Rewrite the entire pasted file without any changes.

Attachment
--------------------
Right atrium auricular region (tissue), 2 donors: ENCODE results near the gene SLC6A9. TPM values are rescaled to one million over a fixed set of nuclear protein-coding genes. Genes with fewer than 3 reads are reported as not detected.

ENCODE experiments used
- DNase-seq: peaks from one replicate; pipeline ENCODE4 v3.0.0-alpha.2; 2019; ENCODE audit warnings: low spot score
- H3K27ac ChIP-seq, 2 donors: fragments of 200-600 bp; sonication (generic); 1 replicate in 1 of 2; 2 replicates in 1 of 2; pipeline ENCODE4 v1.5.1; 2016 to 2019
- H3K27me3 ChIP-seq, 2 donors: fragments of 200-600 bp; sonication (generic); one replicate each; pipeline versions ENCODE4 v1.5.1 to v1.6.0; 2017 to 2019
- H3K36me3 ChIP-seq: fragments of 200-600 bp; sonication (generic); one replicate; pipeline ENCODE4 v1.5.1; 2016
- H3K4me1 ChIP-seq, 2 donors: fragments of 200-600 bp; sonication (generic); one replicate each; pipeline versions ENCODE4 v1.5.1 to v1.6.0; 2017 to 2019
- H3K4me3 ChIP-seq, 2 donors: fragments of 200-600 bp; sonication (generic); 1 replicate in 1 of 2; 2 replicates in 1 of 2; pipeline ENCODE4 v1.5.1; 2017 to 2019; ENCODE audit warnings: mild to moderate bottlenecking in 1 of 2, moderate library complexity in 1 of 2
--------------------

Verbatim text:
Right atrium auricular region (tissue), 2 donors: ENCODE results near the gene SLC6A9. TPM values are rescaled to one million over a fixed set of nuclear protein-coding genes. Genes with fewer than 3 reads are reported as not detected.

ENCODE experiments used
- DNase-seq: peaks from one replicate; pipeline ENCODE4 v3.0.0-alpha.2; 2019; ENCODE audit warnings: low spot score
- H3K27ac ChIP-seq, 2 donors: fragments of 200-600 bp; sonication (generic); 1 replicate in 1 of 2; 2 replicates in 1 of 2; pipeline ENCODE4 v1.5.1; 2016 to 2019
- H3K27me3 ChIP-seq, 2 donors: fragments of 200-600 bp; sonication (generic); one replicate each; pipeline versions ENCODE4 v1.5.1 to v1.6.0; 2017 to 2019
- H3K36me3 ChIP-seq: fragments of 200-600 bp; sonication (generic); one replicate; pipeline ENCODE4 v1.5.1; 2016
- H3K4me1 ChIP-seq, 2 donors: fragments of 200-600 bp; sonication (generic); one replicate each; pipeline versions ENCODE4 v1.5.1 to v1.6.0; 2017 to 2019
- H3K4me3 ChIP-seq, 2 donors: fragments of 200-600 bp; sonication (generic); 1 replicate in 1 of 2; 2 replicates in 1 of 2; pipeline ENCODE4 v1.5.1; 2017 to 2019; ENCODE audit warnings: mild to moderate bottlenecking in 1 of 2, moderate library complexity in 1 of 2